They could say that a friend or relative is sending them cash and if you could send or wire them money in the meantime, they’d appreciate it. If you claim that you can’t wire money, they might suggest you give them your bank account and routing information. The next thing you know, your bank account will be drained dry.
Although Nigerian romance scams are only part of the many scams perpetuated, they are often the most convincing and painful. If you don’t send your scammer the money or gifts they ask for, they will become persistent and aggressive. Continue to refuse and they will seem to switch personalities and behave in an emotionally abusive manner, to try and guilt you into complying.
If they think you’re at all sympathetic to their lifestyle, once you’ve caught and confronted them, they may lament the hardship of living in Nigeria and claim that they needed money to eat or support their parents or siblings.
While this is sometimes true, many scammers make enough money to live well. A scammer might continue the scam by saying they fell in love with you or ask you to accept money from others they are tricking and send it to them.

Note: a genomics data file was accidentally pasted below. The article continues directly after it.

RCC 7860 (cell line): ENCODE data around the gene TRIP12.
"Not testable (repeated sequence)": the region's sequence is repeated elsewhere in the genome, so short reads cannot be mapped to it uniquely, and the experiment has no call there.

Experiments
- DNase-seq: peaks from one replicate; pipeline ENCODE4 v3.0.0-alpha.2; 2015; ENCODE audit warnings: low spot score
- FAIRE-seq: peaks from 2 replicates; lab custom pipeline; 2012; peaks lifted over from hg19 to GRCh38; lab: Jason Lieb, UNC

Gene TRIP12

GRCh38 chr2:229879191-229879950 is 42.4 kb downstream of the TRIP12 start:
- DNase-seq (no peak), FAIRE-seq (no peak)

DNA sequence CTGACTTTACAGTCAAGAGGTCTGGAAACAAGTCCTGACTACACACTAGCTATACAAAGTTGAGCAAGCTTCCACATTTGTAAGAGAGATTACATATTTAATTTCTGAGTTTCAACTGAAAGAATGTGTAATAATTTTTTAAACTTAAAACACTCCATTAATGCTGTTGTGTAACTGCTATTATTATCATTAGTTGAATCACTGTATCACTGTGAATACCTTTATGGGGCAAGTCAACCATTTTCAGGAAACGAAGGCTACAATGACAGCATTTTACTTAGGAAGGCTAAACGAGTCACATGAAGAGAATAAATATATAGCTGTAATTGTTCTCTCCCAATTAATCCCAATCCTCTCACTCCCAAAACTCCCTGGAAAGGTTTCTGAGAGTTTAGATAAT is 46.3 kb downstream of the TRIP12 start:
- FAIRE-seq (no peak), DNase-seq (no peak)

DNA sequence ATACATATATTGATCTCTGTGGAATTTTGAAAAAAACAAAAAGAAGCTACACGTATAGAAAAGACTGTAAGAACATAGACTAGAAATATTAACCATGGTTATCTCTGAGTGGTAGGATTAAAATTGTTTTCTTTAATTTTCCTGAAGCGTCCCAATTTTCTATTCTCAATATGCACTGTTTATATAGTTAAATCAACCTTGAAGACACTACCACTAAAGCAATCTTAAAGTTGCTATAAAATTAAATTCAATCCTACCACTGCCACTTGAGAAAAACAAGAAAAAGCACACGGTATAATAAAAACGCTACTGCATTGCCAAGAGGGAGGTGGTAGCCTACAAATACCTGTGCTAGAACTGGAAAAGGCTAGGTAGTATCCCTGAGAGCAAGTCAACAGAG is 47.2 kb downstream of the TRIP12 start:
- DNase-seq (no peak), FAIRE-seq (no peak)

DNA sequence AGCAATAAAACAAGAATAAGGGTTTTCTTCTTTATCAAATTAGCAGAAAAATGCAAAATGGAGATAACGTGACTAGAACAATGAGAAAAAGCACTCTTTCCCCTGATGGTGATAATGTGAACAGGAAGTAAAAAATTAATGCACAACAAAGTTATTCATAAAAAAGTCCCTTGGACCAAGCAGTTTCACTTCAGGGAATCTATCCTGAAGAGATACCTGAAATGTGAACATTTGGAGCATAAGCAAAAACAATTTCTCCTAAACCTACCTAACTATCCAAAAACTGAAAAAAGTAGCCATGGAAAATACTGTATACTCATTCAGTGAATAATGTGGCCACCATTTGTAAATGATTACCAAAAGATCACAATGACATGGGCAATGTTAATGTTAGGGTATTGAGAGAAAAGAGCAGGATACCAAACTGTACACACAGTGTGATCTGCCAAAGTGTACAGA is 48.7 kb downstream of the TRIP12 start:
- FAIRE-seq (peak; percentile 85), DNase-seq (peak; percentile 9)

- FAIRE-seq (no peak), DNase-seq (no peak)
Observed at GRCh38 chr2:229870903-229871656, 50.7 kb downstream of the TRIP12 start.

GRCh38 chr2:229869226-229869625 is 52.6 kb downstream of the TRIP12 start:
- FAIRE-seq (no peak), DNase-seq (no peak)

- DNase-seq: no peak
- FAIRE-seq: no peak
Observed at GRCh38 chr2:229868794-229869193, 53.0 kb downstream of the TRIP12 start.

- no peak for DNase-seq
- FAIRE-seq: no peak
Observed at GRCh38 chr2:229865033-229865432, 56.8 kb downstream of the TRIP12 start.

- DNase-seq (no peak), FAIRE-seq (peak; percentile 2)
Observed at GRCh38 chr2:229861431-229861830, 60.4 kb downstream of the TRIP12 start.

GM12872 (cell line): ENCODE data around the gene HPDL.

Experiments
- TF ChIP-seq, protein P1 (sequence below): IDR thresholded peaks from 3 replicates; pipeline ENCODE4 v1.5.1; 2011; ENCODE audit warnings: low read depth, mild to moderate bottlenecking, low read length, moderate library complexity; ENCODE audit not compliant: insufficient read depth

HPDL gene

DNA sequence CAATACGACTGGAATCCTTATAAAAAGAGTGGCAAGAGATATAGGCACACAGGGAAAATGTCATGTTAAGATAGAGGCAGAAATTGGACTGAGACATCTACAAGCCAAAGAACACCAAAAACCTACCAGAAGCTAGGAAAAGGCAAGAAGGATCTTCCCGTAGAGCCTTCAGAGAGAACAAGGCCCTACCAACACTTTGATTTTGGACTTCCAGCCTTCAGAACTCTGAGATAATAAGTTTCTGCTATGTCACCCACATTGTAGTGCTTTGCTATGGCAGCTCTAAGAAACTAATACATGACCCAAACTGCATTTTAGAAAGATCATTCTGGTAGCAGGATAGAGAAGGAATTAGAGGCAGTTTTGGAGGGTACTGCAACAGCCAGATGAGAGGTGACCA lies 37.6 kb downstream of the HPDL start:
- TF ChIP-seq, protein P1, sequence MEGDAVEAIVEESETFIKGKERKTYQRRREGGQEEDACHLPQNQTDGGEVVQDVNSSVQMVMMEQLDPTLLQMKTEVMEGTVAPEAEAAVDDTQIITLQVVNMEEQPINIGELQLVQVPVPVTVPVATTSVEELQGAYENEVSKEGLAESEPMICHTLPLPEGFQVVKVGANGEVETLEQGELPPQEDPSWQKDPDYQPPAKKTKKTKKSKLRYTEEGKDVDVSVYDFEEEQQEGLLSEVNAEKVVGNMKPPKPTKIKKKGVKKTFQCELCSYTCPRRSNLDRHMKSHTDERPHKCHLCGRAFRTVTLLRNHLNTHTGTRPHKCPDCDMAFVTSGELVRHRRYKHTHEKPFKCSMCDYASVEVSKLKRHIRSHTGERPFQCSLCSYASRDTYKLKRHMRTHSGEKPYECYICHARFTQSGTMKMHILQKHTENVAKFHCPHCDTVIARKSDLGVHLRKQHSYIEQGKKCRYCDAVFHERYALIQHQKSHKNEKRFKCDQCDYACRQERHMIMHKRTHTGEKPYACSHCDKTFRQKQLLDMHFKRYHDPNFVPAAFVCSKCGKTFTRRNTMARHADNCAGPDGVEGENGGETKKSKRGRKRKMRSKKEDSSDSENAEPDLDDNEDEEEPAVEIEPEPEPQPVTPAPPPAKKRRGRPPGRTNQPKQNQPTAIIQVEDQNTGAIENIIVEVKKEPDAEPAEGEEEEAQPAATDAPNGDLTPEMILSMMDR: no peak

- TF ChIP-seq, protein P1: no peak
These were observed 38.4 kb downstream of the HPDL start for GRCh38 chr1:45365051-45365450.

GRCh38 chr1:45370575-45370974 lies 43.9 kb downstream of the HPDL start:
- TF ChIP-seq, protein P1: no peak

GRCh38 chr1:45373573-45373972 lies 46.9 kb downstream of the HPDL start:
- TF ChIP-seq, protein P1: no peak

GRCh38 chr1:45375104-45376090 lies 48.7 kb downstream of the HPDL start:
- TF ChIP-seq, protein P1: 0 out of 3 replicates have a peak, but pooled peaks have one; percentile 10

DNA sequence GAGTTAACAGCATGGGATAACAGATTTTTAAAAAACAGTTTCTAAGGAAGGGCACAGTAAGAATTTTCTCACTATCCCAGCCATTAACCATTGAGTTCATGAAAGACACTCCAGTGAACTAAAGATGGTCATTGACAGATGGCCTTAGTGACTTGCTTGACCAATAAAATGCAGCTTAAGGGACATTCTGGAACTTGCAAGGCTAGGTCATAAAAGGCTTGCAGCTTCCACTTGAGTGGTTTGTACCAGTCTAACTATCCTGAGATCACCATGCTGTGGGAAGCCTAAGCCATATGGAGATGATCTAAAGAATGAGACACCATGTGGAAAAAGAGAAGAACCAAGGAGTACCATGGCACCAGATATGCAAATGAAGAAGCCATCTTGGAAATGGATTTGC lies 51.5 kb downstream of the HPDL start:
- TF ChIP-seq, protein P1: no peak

NO MATTER WHAT, DO NOT AGREE TO HELP!
The help of this manner is illegal because it’s a money laundering scheme, and you’ll be at risk of legal action from the F.B.I. Once you finally refuse all methods of helping them, they will block you and move on.
Social Catfish was recently able to connect with a genuine Nigerian scammer who was willing to be a whistleblower on the entire 419 scamming industry! He shared behind the scenes information with us and produced files that new Nigerian scammers use. These documents include everything that Nigerian scammers say to their victims, including what to say and do if they aren’t sent money.
The techniques they use are similar to prompts given to people who work in sales jobs. For each response or question you have, their chart lists an answer which a scammer can say to trick you further.
They have written it prompts on how to be flirty or give funny hellos, what to tell if they’re asked about hobbies, religion, even their favorite color. They have a script about their goals and motivators, if they smoke or drink, their inspirations, if they believe in true love or like sports, etc.
The most frightening thing of all is that scammers copy and paste these pre-made replies into messages. That means that what you thought of as a personal, detailed answer during conversations with a Nigerian scammer in disguise, was a preformed reply, that a scammer didn’t even think twice about.